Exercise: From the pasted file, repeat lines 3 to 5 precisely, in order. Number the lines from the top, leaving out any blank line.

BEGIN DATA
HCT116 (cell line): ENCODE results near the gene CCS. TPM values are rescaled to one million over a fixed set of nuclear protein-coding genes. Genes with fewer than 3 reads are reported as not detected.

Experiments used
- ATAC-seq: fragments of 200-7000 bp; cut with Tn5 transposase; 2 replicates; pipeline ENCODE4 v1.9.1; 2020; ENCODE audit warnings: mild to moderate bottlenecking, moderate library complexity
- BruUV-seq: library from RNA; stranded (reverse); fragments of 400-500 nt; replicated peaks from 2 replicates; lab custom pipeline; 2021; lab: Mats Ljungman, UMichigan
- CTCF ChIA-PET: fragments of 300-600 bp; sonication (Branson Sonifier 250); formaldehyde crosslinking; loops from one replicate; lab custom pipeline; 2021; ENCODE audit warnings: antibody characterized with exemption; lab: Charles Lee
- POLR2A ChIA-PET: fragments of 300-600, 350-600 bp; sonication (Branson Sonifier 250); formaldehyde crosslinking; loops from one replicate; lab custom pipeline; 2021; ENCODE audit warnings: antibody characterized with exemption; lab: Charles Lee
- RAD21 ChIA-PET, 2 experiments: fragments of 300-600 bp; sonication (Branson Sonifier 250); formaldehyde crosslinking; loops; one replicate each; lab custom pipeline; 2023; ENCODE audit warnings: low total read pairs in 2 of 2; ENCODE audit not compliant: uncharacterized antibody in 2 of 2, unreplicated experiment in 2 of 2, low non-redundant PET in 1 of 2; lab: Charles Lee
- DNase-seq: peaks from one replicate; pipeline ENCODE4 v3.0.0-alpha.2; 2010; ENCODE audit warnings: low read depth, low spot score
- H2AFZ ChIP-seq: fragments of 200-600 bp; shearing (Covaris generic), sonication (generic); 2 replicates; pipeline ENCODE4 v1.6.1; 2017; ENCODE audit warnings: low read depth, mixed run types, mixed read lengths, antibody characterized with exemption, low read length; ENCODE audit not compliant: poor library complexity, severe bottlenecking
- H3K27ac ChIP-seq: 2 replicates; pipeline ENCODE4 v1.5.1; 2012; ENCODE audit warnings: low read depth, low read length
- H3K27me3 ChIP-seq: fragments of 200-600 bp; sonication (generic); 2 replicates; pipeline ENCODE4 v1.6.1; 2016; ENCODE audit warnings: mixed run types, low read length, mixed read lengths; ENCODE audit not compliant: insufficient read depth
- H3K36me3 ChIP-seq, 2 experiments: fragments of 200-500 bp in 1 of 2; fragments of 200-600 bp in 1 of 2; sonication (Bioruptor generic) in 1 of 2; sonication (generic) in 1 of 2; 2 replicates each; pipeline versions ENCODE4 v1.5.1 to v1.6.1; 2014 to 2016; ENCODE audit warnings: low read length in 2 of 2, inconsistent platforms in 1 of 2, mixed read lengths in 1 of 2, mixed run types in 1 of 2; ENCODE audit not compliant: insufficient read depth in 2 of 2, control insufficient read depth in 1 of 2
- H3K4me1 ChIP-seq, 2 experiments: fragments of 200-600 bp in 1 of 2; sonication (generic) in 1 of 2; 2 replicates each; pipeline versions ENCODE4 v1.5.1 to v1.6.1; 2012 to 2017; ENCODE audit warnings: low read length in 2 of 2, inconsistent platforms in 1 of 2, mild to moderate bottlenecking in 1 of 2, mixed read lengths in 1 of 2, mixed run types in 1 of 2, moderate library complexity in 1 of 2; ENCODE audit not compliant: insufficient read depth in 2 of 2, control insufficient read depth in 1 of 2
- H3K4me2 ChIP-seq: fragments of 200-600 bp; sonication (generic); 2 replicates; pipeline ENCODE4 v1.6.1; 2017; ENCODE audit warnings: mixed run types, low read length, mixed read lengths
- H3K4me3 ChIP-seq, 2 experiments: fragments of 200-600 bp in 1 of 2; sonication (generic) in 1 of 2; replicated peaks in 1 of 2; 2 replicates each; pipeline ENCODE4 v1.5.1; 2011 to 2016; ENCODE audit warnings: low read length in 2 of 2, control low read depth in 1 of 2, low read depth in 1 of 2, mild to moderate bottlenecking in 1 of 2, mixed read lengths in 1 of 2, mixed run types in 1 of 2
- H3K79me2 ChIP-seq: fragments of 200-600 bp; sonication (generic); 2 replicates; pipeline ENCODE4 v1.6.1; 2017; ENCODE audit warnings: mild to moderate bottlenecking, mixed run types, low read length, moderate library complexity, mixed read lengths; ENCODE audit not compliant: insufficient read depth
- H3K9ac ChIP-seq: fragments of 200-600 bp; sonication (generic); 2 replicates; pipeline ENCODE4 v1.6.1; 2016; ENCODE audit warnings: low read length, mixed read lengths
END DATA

- ATAC-seq: fragments of 200-7000 bp; cut with Tn5 transposase; 2 replicates; pipeline ENCODE4 v1.9.1; 2020; ENCODE audit warnings: mild to moderate bottlenecking, moderate library complexity
- BruUV-seq: library from RNA; stranded (reverse); fragments of 400-500 nt; replicated peaks from 2 replicates; lab custom pipeline; 2021; lab: Mats Ljungman, UMichigan
- CTCF ChIA-PET: fragments of 300-600 bp; sonication (Branson Sonifier 250); formaldehyde crosslinking; loops from one replicate; lab custom pipeline; 2021; ENCODE audit warnings: antibody characterized with exemption; lab: Charles Lee